U.S. Senate Passes USD 4.6 Billion Emergency Aid Bill to Address U.S.-Mexico Border CrisisTop Stories

June 27, 2019 15:55
U.S. Senate Passes USD 4.6 Billion Emergency Aid Bill to Address U.S.-Mexico Border Crisis

(Image source from: The Indian Wire)

The United States Senate on Wednesday passed an emergency funding bill worth USD 4.6 billion in a bid to address the migrant crisis at its southern border with Mexico.

The bill would provide President Donald Trump with an upper hand in negotiations with House Democrats who will now face pressure to act quickly, according to a report by Al Jazeera reported.

"The Republican Senate just passed bipartisan humanitarian assistance for our Southern Border, 84-8! In addition to aid, Congress must close the catastrophic loopholes that are driving the Crisis. We must end incentives for Smuggling Children, Trafficking Women, and Selling Drugs," the president wrote on Twitter.

Less than 24 hours, the 84-8 vote came after the House of Representative passed a measure that was akin but had more limitations on how the Trump administration could make use of the money. That House bill was rejected in the Senate.

"The topline numbers of the House bill may be similar but the policy implications are vast. Time is of the essence here," Senator Shelley Moore Capito, a Republican, was quoted as saying."We may not agree on how we got here or how best to move forward but we agree there is a crisis, a major crisis, and that the resources are needed now," Capito added.

The action came after a shocking image of a drowned man and his daughter lying face down in the waters of the Rio Grande, part of the United States border with Mexico, went viral on the internet on Tuesday, underscoring the human toll of the crisis at the U.S.-Mexico border. The duo along with other family members had left El Salvador on April 3 seeking a better life in Dallas, Texas, CNN reported.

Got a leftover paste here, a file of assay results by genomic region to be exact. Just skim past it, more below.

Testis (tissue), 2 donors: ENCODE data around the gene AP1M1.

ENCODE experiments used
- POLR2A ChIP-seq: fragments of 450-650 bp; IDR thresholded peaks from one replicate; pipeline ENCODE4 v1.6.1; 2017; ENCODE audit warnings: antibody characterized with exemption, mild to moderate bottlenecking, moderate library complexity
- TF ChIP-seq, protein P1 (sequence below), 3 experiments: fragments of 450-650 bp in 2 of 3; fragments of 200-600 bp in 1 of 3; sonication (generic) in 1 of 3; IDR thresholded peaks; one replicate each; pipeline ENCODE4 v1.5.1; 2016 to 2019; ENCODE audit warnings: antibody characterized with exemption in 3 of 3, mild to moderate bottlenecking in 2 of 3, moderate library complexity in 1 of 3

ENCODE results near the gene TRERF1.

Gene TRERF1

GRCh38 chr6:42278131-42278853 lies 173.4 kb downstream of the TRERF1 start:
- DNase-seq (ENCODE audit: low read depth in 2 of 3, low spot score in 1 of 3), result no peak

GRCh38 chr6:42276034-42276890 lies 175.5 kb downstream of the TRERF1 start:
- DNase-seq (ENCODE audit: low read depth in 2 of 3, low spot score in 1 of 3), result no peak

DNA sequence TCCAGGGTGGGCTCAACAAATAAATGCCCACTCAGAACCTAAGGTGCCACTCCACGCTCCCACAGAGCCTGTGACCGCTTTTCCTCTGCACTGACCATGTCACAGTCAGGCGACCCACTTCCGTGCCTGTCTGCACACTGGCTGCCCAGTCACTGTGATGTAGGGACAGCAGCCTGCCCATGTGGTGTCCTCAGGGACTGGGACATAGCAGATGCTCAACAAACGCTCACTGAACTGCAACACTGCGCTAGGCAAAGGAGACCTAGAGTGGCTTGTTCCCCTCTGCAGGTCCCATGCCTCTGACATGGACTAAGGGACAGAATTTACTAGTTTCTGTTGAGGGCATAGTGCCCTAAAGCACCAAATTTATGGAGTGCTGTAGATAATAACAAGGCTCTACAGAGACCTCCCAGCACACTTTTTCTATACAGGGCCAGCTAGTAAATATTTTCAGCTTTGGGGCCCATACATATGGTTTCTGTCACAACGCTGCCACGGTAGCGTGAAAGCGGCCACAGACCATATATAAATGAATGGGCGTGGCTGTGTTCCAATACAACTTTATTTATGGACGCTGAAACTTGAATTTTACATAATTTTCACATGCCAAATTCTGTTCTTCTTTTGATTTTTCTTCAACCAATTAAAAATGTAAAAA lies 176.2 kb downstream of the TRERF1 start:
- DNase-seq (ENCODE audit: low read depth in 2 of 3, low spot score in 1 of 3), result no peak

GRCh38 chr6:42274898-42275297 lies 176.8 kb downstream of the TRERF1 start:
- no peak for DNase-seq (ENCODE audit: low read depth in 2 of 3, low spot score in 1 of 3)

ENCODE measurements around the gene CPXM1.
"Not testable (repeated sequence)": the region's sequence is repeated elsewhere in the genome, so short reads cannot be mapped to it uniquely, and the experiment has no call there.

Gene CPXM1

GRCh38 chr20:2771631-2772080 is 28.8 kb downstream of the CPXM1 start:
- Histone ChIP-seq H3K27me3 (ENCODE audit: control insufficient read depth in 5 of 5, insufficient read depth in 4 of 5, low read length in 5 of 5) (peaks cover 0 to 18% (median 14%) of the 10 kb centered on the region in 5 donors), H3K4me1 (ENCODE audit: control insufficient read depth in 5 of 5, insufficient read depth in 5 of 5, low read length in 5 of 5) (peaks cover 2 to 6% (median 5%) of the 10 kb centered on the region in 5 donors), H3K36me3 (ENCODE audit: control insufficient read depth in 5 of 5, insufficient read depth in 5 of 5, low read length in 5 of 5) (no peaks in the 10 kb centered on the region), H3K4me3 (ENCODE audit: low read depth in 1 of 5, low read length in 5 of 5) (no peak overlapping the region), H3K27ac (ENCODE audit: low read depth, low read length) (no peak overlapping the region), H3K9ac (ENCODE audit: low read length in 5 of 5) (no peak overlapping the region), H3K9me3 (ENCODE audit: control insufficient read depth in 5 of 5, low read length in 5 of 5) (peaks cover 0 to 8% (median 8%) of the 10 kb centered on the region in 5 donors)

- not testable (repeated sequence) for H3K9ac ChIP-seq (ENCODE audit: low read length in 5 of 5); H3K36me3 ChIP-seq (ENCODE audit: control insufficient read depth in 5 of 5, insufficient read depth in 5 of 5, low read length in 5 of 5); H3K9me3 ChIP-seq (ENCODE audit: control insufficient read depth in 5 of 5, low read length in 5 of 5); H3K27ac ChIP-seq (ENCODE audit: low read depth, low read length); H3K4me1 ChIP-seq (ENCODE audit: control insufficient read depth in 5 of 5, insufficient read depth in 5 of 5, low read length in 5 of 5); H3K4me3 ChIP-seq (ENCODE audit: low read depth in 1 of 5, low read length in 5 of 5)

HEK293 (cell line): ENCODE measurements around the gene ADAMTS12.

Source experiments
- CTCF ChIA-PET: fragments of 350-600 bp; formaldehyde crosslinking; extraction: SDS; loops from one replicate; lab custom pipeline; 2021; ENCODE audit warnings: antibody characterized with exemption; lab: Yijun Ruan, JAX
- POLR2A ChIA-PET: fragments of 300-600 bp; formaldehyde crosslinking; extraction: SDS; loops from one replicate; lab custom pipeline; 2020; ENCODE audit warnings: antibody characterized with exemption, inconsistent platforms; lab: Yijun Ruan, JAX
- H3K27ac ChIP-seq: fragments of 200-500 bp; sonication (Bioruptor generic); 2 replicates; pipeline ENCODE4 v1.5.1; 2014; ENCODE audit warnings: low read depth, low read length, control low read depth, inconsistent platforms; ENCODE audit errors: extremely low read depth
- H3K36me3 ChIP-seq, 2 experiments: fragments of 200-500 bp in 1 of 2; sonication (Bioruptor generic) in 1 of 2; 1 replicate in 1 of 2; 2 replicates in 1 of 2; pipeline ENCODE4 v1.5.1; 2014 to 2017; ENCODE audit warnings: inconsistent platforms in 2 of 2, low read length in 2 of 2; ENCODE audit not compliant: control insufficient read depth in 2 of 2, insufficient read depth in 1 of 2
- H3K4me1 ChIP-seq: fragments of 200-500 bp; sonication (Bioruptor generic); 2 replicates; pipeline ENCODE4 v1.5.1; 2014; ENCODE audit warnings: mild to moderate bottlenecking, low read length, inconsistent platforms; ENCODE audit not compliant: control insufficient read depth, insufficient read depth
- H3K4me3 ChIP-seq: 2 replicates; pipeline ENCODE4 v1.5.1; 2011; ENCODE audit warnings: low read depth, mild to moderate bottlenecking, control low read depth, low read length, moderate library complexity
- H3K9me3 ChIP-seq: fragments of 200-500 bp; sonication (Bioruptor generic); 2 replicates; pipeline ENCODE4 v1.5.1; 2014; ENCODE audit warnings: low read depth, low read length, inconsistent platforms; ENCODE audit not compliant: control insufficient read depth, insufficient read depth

According to the report by Al Jazeera, the bill would provide USD 145 million to support the United States military's operations at the border, which has been repeatedly opposed by the House Democrats. It would as well provide USD 793 million to better migrant housing conditions at detention sites and border stations and along with USD 112 million for migrant care.

The Senate bill would further allocate USD 2.88 billion for the Health and Human Services Department's much-criticized program to house unaccompanied migrant children, allowing it to expand its housing capacity.

By Sowmya Sangam

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United States  US mexico border